|Somewhere over New Mexico|
To escape part of the winter in Detroit, we had made plans to escape to California, and on Friday, February 1 we took a flight to Los Angeles. Our flight departed late due to extensive de-icing needed, as well as a push-back truck that couldn't get any traction. As a result, our 50 minute layover in Dallas turned into 10 minutes. Luckily we made it, and so did our luggage. Once on the ground, we got through baggage claim and car rental very quickly, and were on the road to Ventura where we spent the night.
On Saturday, February 2 our objective was simple. Take a boat trip over to Santa Cruz Island in the Channel Islands National Park. The target bird species was the Island Scrub-Jay, which was split from the mainland Western Scrub-Jay a few years ago and so it an endemic species to California. A second target was to try and see Black-vented Shearwaters on the two-hour crossing to and from the island. The tour left on time at 9 a.m. with about 60+ people on board. Luckily, most of them were getting off at the first stop on the eastern end of the island at Scorpion Bay. We would ride another 30 minutes to the north-central portion of the island at Prisoner's Harbor where the jays (perhaps down to as few as 2000) were much easier to find.
|Santa Cruz Island|
It didn't take long and the shearwaters were seen, with greatest numbers fairly close to the island.
A bonus, seen on the short "hop" from Scorpion to Prisoner's was a pod of Gray Whales.
|Gray Whale tail flukes|
We had about 3 hours on the island to either explore on our own, or take a guided tour of the natural history on a trail open only to those accompanied by a guide. We opted to go it alone, and enjoyed the scenery and plants (especially Giant Coreopsis which was just starting to bloom). But after an hour and a half, we had seen nor heard any sign of scrub-jays, and we were beginning to think we'd made the wrong decision. But then two of them appeared and were easy to see and photograph, and another pair was around the periphery of the landing site.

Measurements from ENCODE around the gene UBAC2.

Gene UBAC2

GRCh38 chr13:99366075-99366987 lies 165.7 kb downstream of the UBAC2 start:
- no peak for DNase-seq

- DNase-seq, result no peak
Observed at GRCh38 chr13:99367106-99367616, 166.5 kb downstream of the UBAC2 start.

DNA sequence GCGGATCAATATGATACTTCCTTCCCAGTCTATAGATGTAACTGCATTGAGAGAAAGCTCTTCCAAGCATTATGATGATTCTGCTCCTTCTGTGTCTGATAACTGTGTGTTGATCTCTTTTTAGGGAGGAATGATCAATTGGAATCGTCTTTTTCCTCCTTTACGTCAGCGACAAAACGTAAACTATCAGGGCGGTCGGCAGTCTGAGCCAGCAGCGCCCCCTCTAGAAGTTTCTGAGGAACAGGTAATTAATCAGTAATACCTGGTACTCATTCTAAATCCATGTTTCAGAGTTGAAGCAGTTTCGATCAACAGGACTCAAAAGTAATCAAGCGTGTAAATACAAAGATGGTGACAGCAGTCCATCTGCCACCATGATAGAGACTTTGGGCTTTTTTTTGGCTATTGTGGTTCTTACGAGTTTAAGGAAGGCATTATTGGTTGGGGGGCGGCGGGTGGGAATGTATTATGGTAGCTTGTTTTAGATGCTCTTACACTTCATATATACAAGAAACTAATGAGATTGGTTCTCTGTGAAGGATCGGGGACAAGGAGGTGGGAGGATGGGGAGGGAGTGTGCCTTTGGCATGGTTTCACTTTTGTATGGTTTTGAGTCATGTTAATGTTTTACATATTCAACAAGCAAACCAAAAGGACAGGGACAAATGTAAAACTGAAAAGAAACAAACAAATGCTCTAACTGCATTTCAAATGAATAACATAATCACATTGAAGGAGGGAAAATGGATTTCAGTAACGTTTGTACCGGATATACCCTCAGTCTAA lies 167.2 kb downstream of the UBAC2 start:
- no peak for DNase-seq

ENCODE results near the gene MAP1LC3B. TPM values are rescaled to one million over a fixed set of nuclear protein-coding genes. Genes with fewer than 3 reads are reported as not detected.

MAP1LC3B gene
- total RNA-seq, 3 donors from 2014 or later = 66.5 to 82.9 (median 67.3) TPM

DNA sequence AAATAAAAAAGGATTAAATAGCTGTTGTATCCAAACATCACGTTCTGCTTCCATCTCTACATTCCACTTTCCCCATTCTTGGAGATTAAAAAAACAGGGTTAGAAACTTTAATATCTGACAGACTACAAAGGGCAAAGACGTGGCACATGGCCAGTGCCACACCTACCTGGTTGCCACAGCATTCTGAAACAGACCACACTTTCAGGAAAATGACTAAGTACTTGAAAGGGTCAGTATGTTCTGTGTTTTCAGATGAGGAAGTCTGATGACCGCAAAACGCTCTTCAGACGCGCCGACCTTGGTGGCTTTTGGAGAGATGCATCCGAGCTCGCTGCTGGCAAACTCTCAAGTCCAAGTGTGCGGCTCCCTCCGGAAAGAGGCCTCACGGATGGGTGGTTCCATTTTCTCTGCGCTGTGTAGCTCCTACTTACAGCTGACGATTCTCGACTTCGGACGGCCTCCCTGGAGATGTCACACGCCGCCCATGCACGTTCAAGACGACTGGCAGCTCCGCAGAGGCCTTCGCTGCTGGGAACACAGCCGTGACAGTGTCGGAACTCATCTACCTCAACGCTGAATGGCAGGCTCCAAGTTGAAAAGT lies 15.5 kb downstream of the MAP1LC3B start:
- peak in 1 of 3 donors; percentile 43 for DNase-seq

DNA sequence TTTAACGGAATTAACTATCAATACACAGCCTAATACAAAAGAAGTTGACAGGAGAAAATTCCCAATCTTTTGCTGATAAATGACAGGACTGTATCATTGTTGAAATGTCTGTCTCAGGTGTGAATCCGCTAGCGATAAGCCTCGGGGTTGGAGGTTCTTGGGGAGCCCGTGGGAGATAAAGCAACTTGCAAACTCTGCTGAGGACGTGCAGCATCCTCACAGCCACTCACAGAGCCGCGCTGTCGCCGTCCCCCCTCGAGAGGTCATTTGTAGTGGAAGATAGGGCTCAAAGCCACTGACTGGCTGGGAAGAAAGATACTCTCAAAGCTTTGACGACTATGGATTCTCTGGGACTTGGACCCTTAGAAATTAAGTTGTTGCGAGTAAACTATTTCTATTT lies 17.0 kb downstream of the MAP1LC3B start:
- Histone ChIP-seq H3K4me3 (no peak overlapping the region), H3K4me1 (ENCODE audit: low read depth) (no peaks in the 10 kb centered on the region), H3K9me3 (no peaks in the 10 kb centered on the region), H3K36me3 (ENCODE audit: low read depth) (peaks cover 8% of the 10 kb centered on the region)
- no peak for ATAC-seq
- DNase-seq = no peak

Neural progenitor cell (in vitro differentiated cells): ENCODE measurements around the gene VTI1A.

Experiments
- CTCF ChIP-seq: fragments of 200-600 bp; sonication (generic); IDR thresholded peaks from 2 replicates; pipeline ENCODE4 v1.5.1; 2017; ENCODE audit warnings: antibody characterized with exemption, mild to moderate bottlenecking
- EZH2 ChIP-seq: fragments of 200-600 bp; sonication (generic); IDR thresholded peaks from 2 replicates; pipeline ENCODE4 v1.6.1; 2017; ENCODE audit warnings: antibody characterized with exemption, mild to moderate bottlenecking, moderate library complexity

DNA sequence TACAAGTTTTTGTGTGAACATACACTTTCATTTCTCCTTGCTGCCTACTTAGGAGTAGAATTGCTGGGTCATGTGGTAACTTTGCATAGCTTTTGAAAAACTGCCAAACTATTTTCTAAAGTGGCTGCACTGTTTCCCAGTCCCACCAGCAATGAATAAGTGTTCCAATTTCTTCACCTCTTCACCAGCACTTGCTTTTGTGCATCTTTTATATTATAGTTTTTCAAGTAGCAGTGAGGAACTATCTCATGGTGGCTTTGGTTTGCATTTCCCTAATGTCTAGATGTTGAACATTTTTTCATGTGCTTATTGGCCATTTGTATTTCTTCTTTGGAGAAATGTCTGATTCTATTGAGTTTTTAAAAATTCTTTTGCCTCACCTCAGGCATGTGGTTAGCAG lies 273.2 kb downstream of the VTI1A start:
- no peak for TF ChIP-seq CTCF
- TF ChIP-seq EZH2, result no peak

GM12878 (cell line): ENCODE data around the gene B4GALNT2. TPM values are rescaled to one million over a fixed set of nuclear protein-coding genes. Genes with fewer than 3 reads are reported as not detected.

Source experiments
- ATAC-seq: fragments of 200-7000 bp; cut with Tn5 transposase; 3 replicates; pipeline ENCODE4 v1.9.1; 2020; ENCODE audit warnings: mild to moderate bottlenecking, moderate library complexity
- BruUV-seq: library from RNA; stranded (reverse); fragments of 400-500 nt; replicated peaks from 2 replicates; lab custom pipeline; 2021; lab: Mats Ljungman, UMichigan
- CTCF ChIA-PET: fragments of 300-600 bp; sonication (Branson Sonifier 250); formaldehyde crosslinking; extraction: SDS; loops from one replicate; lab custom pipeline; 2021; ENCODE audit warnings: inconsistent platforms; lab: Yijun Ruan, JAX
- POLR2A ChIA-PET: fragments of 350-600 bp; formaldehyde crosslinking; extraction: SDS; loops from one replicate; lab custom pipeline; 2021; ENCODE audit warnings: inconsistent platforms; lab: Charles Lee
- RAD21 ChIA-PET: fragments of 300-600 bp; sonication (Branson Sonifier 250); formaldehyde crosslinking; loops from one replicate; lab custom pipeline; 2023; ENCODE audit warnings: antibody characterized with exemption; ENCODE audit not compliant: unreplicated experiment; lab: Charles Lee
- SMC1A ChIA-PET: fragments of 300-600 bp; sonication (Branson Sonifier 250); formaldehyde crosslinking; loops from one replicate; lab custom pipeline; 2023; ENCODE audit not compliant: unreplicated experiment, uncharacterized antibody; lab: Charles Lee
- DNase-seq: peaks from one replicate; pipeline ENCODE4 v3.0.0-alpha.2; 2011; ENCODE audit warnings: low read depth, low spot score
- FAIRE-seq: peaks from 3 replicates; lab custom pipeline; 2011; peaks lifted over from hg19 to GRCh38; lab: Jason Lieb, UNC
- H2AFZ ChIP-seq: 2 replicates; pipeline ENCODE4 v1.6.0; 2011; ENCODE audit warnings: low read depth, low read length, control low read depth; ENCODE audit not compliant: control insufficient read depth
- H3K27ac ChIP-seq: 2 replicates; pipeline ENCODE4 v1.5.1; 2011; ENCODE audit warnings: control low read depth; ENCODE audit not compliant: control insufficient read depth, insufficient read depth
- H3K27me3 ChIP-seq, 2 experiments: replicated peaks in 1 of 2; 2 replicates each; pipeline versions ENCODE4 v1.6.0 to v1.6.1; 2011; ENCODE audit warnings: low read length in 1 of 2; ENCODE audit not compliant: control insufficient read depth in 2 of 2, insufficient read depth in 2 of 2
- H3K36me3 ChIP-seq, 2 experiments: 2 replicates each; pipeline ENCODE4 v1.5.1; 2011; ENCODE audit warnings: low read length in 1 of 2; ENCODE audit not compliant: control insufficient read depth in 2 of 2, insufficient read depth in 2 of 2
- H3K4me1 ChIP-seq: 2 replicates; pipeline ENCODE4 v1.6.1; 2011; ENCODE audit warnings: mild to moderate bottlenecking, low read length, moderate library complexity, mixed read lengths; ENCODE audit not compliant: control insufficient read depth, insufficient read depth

The Island Scrub-Jay is larger and brighter than the mainland Western Scrub-Jays. Another bonus mammal was the endemic Island Fox, which made an appearance only minutes before we had to depart the island.
We eventually had to leave, and on our way back to Scorpion Bay to pick up the others we had fun playing with a group of at least 500 Common Dolphins.
On Sunday, February 3, while the locals were preparing for some football game, we had three main objectives. The first was to try and find a Pacific Golden-Plover. Not a life bird for us, as we'd seen a ton of them in Hawaii, it would be a new California species. The areas around Santa Maria are touted as being productive, but we failed to find one there. Instead, when we were coming back from a shoreline site, the Guadeloupe Dunes Natural Area, where Snowy Plovers nest later in the year, we found two of them in a small park (football field) in the town of Guadeloupe.
|Snowy Plover crossing sign|